The total costs to businesses as a result of data breaches continue to rise, as a new survey has revealed the average expense incurred has climbed by 23 per cent over the last two years, to $3.8 million.
This is the headline figure from the Ponemon Institute's annual Cost of a Data Breach Study for 2015, sponsored by IBM. It also revealed that the average cost per compromised record has increased from $145 to $154 - a rise of six per cent.
Chairman and founder of the institute Larry Ponemon said the survey highlighted three key reasons why the costs of security incidents continue to rise.
"First, cyber attacks are increasing both in frequency and the cost it requires to resolve these security incidents," he stated. "Second, the financial consequences of losing customers in the aftermath of a breach are having a greater impact on the cost. Third, more companies are incurring higher costs in their forensic and investigative activities, assessments and crisis team management."
However, there are steps that organisations can take to minimise their expenses. For instance, the report highlighted that purchasing insurance and getting high-level employees involved in security issues can both help make any breach less costly.
The research found that having board-level involvement reduces the average cost of a compromised record by $5.50, while insurance protection also cuts the cost by $4.40.
Similarly, business continuity management plays an important role in reducing the cost of data breach. Having such programmes involved in the remediation of a breach can reduce the cost by an average of $7.10 per compromised record.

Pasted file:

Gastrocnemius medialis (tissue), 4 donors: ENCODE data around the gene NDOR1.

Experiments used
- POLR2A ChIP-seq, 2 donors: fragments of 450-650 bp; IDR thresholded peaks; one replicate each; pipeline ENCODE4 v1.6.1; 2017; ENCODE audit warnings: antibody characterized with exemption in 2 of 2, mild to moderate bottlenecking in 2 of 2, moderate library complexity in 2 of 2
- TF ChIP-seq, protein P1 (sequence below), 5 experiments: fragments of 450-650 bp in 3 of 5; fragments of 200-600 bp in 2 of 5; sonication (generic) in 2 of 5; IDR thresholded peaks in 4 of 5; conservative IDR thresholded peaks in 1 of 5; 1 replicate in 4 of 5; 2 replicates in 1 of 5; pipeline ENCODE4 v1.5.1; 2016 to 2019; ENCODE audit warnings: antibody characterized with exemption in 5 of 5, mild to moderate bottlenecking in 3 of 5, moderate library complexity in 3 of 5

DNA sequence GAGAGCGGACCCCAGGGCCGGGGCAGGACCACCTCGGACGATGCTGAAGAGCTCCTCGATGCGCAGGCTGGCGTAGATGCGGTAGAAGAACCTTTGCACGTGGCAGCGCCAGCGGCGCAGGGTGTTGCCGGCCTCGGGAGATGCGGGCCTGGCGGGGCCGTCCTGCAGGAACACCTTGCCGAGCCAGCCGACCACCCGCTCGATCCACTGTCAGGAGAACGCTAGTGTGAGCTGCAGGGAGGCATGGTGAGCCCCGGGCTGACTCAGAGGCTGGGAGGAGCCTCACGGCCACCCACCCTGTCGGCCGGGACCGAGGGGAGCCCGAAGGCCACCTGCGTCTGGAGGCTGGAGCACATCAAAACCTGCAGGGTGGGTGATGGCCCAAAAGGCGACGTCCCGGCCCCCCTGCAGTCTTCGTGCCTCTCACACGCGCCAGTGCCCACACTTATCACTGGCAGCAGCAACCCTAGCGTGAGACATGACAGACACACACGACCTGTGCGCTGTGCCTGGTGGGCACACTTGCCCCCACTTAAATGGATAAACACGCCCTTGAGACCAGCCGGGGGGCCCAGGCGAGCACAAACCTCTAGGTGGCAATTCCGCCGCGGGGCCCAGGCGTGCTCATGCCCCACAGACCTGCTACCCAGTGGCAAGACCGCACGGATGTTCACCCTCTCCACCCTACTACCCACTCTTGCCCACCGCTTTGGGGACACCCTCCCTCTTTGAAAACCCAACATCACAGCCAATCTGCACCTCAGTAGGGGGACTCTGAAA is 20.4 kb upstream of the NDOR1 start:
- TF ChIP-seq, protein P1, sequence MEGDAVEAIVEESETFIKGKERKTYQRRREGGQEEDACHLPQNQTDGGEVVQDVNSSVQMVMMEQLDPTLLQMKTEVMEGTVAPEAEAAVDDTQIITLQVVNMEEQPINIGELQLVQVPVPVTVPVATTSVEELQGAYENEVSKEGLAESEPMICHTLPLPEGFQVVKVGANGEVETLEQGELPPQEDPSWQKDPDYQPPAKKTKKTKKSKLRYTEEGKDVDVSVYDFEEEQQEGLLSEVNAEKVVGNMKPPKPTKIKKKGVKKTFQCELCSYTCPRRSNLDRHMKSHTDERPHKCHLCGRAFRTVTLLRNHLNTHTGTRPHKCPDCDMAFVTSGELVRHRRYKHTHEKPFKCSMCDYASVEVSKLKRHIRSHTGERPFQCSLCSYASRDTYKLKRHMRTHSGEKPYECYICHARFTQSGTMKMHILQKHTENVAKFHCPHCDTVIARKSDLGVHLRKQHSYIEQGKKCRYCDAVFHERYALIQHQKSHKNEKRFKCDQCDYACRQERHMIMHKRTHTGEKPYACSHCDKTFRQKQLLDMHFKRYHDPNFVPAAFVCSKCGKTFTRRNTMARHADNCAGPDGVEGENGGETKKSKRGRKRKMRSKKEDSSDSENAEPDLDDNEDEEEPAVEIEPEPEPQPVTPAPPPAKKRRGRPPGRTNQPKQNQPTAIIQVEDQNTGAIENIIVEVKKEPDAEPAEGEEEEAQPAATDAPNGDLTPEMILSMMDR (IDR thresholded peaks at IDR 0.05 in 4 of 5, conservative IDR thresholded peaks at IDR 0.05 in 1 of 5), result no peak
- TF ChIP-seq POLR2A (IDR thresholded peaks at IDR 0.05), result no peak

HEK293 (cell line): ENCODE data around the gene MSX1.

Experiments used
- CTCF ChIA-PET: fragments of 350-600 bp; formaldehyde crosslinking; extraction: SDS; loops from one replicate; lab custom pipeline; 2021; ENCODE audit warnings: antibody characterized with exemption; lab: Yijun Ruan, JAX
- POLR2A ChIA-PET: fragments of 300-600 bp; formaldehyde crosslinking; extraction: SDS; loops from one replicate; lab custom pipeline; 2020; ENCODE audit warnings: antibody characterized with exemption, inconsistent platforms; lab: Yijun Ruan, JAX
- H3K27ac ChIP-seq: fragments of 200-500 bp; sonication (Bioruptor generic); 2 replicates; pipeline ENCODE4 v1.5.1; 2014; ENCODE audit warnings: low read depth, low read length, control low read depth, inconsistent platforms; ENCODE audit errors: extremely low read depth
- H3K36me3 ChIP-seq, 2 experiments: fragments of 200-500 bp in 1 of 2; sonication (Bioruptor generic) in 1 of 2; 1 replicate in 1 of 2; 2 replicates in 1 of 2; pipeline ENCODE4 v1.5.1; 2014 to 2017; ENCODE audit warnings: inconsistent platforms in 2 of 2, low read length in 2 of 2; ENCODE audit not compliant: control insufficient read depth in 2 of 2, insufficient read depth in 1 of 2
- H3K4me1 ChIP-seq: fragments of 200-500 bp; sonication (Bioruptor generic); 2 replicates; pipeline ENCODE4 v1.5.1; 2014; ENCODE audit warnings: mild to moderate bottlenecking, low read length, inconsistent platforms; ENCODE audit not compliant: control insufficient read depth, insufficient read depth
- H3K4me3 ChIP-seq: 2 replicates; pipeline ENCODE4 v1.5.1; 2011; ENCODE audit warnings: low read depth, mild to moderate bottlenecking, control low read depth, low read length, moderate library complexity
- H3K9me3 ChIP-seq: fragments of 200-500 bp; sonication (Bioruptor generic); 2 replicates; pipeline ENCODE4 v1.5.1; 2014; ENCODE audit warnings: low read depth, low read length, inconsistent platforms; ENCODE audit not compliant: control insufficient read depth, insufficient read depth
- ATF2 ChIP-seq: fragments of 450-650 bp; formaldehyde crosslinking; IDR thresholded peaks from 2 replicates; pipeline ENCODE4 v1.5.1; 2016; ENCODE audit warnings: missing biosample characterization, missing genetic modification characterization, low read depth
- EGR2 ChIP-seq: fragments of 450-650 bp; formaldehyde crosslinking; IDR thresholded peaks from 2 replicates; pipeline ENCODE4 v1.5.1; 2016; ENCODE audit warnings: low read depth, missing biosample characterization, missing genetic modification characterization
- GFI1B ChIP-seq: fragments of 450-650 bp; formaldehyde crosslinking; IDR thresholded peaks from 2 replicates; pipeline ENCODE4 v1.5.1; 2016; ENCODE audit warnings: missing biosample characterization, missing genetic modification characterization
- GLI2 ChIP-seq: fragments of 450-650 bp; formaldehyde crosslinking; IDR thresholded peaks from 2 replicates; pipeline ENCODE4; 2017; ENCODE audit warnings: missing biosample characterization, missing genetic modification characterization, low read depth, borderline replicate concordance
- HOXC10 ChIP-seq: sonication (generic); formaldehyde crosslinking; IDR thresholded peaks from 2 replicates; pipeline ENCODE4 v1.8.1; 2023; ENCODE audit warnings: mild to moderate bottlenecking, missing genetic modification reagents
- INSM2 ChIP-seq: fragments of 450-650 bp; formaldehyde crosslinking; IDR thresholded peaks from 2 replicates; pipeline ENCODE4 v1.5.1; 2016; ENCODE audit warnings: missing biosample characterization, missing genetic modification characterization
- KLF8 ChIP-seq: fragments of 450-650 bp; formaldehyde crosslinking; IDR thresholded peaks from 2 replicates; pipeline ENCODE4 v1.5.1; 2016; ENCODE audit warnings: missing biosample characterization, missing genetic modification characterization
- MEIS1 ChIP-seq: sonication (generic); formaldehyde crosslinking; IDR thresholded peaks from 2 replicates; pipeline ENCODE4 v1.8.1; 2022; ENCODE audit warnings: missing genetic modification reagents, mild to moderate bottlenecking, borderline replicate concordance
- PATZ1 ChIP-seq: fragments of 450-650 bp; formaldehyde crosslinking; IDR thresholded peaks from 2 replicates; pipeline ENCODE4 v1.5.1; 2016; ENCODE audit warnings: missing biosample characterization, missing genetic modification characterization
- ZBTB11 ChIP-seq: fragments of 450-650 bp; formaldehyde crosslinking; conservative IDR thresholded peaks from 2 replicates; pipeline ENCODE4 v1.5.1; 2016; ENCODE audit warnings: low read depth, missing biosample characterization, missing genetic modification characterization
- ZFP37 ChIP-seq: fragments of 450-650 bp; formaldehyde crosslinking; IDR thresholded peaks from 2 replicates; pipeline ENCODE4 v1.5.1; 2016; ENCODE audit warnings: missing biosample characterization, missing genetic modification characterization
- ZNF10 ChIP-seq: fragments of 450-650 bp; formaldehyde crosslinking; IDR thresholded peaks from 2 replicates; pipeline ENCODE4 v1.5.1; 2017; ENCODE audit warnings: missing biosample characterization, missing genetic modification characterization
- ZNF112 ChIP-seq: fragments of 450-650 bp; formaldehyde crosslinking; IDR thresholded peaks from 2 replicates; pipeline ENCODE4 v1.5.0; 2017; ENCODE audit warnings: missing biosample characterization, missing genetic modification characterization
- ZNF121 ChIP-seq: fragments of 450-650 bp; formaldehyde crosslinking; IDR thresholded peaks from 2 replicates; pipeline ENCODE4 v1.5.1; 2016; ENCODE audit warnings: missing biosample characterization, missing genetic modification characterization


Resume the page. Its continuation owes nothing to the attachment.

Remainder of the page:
Other factors involved in the final cost of a breach include the time taken to identify intrusions. The Ponemon study observed that malicious attacks can take an average of 256 days to spot, while data breaches caused by human error take an average of 158 days to identify. As the former are the most costly data breaches, swift detection of breaches may be one of the best things businesses can do to keep their expenses to a minimum.
Marc van Zadelhoff, vice-president of strategy at IBM Security, commented that the all-time high costs now being seen as a result of data breaches reflected the growing sophistication and collaboration of cyber criminals. Therefore, a similar response is needed from the industry to meet this threat.
He said: "The industry needs to organise at the same level as hackers to help defend themselves from these continuing attacks. The use of advanced analytics, sharing threat intelligence data and collaborating across the industry will help to even the playing field against attackers while helping mitigate the cost to commerce and society."
The survey also revealed how the total cost of a data breach varies by industry and country. Businesses in the healthcare sector may be most at risk, as the average cost per compromised record could be as high as $363. Meanwhile, for education organisations, the figure is $300, while the lowest costs are seen in the transportation ($121) and public ($68) sectors.
It also revealed the most costly breaches occur in the US and Germany at $217 and $211 per compromised record, respectively. India ($56) and Brazil ($78) have the least expensive breaches.